Funocity Blog

Branding Lessons From Bitcoin’s Fall

In 2013, Bitcoin’s value soared. A few weeks ago, Bitcoin’s value fell dramatically: Just as the digital currency seemed to be taking the world by storm, disaster struck and the currency plummeted. Gone are the headlines reading “2013: Year of the Bitcoin,” “Bitcoin worth almost as much as gold,” and “Why Bitcoin is poised to break out to all-time highs.” Bitcoin’s value has dropped from an all-time high of around $1,200 (USD) to 1 Bitcoin, to around $700 to 1 Bitcoin. What can we possibly learn about branding from Bitcoin’s dramatic drop in value?

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When it comes to a currency or a brand, the name of the game is implied value. Currencies and brands rely on this intangible asset to operate effectively. Since abandoning the gold standard, the United States has relied upon a system of implied value for its currency. Take a look at that penny in your pocket. A recently minted penny is 97% zinc instead of copper because the implied value of the coin is lower than the actual value of the copper needed to make it. Similarly, the value of a brand is greater than the simple sum of its inputs. A brand is built on implied value assigned to it by its target audiences. For example, the Les Schwab brand in Oregon is strong because it makes us think of a strong connection to service, which adds value to the company. This implied value, whether as part of a currency or brand, is an asset with a tangible value we track on balance sheets. Both currencies and brands rise and fall as the implied value changes.

The cause of Bitcoin’s fall was a little different from that of a traditional brand, but it follows the same essential process. Bitcoin’s implied value plummeted because of an external force: a primary exchange was hacked. Lawyers around the world will be fighting over the exact cause for years, but it was an external force that hit the currency like a hurricane. With a currency, we measure this drop in value a little differently, based on an exchange rate rather than a more abstract number for a brand. The exchange rate is essentially a measure of the currency’s implied value relative to the implied value of other currencies. In this respect, the value is easier to track than a traditional brand.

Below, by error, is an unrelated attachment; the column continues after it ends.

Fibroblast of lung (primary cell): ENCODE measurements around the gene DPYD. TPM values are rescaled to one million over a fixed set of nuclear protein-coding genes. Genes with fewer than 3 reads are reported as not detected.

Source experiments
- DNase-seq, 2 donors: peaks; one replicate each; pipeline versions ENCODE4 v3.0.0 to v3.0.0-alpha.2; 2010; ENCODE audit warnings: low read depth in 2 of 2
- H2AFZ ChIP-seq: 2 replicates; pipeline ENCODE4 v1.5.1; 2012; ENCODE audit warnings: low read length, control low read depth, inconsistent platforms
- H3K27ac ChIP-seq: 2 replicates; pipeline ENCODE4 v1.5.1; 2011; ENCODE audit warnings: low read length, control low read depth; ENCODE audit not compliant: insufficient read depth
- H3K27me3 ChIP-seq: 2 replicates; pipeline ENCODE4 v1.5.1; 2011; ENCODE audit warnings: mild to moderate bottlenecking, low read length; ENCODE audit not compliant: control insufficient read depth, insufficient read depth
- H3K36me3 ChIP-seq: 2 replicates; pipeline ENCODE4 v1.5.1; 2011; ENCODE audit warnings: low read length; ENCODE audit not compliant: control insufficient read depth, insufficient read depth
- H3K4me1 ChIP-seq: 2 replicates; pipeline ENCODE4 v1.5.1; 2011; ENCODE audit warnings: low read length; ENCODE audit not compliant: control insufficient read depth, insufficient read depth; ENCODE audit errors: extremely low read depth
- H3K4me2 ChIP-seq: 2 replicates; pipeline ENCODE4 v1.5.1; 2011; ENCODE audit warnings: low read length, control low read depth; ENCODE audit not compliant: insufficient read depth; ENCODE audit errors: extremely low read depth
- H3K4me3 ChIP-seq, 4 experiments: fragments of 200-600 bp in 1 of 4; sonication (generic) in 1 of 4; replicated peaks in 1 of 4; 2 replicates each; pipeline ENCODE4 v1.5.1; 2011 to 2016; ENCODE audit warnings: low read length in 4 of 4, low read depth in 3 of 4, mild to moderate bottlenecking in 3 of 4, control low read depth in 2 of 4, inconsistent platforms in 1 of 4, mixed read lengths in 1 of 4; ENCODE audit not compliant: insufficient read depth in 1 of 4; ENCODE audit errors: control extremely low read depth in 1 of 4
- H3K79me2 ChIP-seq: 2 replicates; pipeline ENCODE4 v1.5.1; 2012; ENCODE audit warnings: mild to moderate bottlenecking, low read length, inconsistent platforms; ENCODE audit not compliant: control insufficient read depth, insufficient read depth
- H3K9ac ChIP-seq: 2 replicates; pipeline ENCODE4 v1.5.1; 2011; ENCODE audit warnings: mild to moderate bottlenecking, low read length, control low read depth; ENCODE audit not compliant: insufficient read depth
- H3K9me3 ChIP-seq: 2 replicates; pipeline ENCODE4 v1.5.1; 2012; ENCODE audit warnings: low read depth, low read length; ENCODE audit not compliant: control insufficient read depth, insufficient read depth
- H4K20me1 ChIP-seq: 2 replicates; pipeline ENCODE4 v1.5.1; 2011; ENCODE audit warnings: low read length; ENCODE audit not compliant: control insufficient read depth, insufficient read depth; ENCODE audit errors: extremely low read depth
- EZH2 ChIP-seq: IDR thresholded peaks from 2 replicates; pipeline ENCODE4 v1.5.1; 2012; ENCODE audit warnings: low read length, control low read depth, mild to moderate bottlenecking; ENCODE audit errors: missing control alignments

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This same thing can happen to a brand if the implied value of the brand is suddenly shaken by scandal or otherwise hurt by market forces. An automaker’s value will decrease after a recall as a reflection of the damage to the brand. In the case of Bitcoin, this is an important opportunity to see the impact of a structural problem on a product based entirely around an implied value, actively traded by some of the smartest financial minds in the world. Bitcoin shows what can happen when a product is quickly thrown from mountainous heights where there are virtually no marketing or communications tactics that can help stop the fall.

Bitcoin faces an untenable truth: the model of secure transactions suddenly doesn’t look so secure. This is a familiar story for many other brands as well. Remember Target? Niemen Marcus? Both stores, at opposite ends of the spectrum for sure, have been hit by similar hacks. These were never caused by an errant tweet or otherwise bad communications mix up, but by outside forces the communications teams could only brace for. Here are the steps to rebuild when catastrophe strikes:

  1. Fix the problem. No rebuilding can happen unless the problem is actually fixed. For Bitcoin, this could be too little, too late if the underlying problem is so integral to the currency’s structure. Target and others are improving their systems to provide better security.
  2. Communicate often and with substance. Bitcoin is an idea more than a corporate structure, but it still has champions and experts. Communicating frequently, with information about how the problem is being addressed can put speculation to rest and reassure those impacted by the issue.
  3. Give reasons why your audience should trust your brand. Your audience is looking for a reason to trust you. Show you are worthy with a genuine appeal that shows integrity and concern.
  4. Give it time. Customers will start coming back with time and communication. Stop the bleeding, start the healing. Recognize that it will take time to rebuild and for the headlines to die down. External events require an internal reaction, and it often takes time to address the issues and move again to a proactive footing.

Unlike most brands, this latest hack went to the fundamental basis of how a Bitcoin exchange operates and the currency may never be able to bounce back. We will likely not see a Bitcoin revival like Toyota’s first Lexus model or Johnson & Johnson’s Tylenol recall in the 1980’s. Regardless of any communication magic we can do in public relations, public perception requires the problem to be fixed. And with a decentralized online currency, where the creator is maintaining anonymity and the perceived value is paramount, this revival is likely never to happen.

Trevor (Digital Communications Strategist)

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